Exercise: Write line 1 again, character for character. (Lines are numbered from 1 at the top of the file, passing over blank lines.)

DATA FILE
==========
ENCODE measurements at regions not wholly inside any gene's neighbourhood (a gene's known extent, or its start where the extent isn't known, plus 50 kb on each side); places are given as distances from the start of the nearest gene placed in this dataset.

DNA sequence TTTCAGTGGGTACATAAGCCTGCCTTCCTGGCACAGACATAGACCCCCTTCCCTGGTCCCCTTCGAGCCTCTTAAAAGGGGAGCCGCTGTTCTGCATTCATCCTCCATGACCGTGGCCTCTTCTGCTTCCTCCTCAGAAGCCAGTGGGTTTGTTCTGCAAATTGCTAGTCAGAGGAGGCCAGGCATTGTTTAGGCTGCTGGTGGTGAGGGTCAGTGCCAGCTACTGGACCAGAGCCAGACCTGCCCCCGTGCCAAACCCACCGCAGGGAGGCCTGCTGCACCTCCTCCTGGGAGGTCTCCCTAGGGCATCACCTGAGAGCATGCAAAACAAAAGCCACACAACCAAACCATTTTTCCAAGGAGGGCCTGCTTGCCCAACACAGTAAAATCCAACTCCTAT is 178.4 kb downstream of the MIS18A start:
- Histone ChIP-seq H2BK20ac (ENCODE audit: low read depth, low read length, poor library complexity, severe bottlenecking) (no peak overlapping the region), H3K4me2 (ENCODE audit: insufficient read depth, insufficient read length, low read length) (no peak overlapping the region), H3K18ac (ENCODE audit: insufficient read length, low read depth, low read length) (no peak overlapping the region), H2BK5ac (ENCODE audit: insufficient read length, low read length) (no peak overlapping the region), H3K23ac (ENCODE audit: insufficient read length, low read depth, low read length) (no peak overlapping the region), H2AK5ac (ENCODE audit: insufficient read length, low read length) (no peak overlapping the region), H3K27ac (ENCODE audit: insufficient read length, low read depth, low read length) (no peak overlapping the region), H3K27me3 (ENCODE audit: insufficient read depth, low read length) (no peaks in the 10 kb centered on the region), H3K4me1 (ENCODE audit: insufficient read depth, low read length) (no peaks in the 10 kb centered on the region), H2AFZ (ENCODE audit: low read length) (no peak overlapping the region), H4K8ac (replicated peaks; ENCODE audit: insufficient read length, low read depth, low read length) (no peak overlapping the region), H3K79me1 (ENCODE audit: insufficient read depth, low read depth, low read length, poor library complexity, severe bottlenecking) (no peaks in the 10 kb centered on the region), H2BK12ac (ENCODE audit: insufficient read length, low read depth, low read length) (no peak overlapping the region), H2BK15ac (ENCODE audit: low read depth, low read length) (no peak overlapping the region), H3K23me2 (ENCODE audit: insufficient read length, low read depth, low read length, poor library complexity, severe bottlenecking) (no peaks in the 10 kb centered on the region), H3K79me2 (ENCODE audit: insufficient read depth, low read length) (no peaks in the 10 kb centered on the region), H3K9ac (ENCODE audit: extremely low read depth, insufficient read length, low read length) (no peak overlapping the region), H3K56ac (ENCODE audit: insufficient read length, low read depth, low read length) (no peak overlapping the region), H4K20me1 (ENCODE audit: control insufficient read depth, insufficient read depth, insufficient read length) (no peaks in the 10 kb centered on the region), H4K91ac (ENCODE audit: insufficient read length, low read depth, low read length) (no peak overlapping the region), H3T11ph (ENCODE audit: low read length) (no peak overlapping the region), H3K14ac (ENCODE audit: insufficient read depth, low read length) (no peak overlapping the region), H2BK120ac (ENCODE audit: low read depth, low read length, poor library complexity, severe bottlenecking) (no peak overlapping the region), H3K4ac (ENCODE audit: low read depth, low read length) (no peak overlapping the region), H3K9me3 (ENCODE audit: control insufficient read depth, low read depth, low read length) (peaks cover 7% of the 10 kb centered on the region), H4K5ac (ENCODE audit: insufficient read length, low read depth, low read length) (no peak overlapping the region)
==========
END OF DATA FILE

ENCODE measurements at regions not wholly inside any gene's neighbourhood (a gene's known extent, or its start where the extent isn't known, plus 50 kb on each side); places are given as distances from the start of the nearest gene placed in this dataset.